It has a calming effect – allowing our heart to calm down through the vagus nerve. The same goes for skin-to-skin contact, which is why we hug each other when we get older, but we need to learn this experience first.
2) THE BACKSIDE OF VN
The backside of the vagus nerve reacts to signs of danger, activating our self-defense mode. When experiencing a hint of extreme danger, we might react by freezing, meaning we shut down completely. This indicates that the dorsal nerve has taken over.
Stephen W. Porges describes how we respond to danger with three different biologically pre-programmed hierarchical ways (according to him, this is a better explanation than balancing between the parasympathetic and sympathetic NS). He describes the innate hierarchy of responses within our autonomic nervous system.
RESPONSE TO STRESS AND INVOLVEMENT OF THE NS:
If our parents weren’t emotionally attuned to us during our childhood, they might have responded to our stress using their own defense mechanisms, such as yelling at us, hitting us, or simply ignoring us. It is also possible that apart from stressful situations, they couldn’t connect with our enthusiasm and joy.
a) THE OLDEST PATHWAY AND STRESS RESPONSE – FREEZE/IMMOBILIZATION – Shock Response (DORSAL VAGUS)
The most primitive response (evolutionarily in all vertebrates) involves the engagement of the dorsal side of the vagus nerve. It responds to extreme danger, forcing us to a complete shutdown.
b) ACTIVATION: FIGHT/FLIGHT – MOBILIZATION
This response is related to the activation of the sympathetic NS. Release of adrenaline makes us quickly take action to escape danger or ward off threats. This pathway is evolutionarily younger.
The vagus nerve enervates the organs of the immune system, such as the spleen, thymus, and intestines. To function properly, they require a good vagal nerve activity (ventral branches).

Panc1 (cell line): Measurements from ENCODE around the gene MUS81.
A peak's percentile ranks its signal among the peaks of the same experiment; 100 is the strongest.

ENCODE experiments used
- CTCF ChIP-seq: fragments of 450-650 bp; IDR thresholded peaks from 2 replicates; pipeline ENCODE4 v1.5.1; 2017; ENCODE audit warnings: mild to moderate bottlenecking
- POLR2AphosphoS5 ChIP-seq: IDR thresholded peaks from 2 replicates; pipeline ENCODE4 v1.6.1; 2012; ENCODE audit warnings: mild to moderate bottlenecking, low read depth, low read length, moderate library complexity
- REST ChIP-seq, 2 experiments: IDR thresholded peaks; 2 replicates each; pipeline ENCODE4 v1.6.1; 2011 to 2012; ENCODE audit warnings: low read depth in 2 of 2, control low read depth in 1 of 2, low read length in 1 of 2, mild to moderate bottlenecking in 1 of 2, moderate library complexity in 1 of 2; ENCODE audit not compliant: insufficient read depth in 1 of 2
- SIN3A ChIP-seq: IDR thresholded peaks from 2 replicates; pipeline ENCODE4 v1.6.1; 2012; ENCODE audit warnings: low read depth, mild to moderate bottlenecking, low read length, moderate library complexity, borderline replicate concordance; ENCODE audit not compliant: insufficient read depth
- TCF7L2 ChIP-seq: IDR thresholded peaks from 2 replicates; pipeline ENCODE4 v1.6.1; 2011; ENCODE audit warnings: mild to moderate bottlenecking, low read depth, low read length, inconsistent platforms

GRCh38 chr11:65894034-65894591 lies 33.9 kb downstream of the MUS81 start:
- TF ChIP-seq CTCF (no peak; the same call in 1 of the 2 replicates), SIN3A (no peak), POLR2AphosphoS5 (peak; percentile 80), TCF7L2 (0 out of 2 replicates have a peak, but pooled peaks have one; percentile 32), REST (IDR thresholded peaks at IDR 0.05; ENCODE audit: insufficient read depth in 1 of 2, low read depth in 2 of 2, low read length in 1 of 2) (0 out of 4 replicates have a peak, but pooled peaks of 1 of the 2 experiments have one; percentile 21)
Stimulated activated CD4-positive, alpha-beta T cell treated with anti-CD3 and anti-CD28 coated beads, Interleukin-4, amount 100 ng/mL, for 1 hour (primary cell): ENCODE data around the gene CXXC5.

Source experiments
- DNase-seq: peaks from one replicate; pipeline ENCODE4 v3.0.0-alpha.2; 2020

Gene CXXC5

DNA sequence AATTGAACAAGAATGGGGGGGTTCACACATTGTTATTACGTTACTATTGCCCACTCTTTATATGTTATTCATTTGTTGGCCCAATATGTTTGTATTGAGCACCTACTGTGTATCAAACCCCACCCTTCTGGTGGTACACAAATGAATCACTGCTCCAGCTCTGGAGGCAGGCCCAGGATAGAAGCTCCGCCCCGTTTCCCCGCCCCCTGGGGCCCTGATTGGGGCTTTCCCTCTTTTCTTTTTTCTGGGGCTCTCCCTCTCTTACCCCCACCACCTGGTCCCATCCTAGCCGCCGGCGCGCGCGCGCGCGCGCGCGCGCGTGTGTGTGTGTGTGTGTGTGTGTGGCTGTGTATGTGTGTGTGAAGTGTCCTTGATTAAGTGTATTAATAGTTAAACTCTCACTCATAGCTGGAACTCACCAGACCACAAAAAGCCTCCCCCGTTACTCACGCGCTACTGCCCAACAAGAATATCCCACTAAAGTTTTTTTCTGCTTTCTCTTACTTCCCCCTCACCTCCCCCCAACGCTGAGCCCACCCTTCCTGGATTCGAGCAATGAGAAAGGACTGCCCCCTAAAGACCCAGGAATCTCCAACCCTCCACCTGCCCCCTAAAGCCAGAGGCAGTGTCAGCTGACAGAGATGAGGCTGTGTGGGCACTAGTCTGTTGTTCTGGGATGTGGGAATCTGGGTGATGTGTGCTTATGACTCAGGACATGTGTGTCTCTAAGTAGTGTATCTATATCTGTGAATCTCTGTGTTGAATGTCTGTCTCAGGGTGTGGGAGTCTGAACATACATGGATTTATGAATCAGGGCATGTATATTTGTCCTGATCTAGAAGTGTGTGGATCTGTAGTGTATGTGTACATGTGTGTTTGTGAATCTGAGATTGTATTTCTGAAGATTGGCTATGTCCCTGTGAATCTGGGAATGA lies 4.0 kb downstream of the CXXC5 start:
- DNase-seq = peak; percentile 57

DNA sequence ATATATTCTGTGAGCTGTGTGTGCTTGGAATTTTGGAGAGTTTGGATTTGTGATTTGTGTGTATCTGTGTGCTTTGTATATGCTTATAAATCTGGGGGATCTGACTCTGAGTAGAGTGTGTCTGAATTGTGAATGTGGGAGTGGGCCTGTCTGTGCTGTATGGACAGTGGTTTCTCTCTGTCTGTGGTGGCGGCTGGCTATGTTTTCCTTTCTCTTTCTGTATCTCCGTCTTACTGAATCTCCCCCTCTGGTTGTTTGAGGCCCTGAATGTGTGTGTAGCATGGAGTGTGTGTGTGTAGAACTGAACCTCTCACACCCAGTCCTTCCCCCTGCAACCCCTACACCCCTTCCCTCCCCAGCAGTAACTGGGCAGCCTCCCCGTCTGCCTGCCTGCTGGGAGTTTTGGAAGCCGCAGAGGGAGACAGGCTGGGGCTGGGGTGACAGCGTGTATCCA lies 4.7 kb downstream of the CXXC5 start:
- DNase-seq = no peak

Constant activation of the fight/flight mode deactivates these organs; therefore, our immune system is switched off.
c) THE EVOLUTIONNARY YOUNGEST PATHWAY FOR SOCIAL CONNECTION, RESPONSIBLE FOR REGULATION
This is the most recent response of the nervous system and is located on the ventral (front) side of the vagus nerve. It handles our sense of safety, connectedness, and social interactions, promoting a state of calmness.
Young children don’t possess the skills to self-regulate or soothe themselves. As we explained earlier, the ventral branch of the vagus nerve isn’t myelinated at birth (a process helping the nerve run things more smoothly and rapidly). To mature properly, it relies on strong emotional bonding and co-regulation with their caregivers serving as role models.
PARENTS TEACH US TO REGULATE THROUGH CO-REGULATION
Parents teach us how to self-regulate and calm down. We rock babies, talk to them, connect with their hearts and lower their heart rate through our facial expressions and tone of voice.
This need for connection persists even in adulthood.
For instance, in the aftermath of an accident, immediate connection with someone can reduce the likelihood of developing PTSD because it instills a sense of safety, engaging the ventral branch of our vagus nerve.
HOW WE PERCEIVE OURSELVES AND THE WORLD DEPENDS ON OUR NERVOUS SYSTEM
As you can see, regulation of our nervous system directly determines how we perceive the world.
In everyday life, we operate within this hierarchy of stress responses.
Throughout the day, our nervous system responds to the feeling of safety but also gets mobilized when we experience threat.
In danger, our body goes into the oldest immobilization mode. This touches our dorsal VN and locks us into freezing, numbness, dissociation. In such a moment, we don’t see a way out. We are disconnected from ourselves and from bodily sensations.
HOW TRAUMA AFFECTS THESE PATHWAYS
For people who have experienced traumatic events, developmental or complex trauma, the ability to scan the environment for danger may be somewhat skewed.
Since our bodies are wise and try to protect us from ever experiencing something horrific or being treated as before, they may start scanning and evaluating many stimuli in our environment as dangerous (stimuli that others perceive as neutral).
Continue reading here.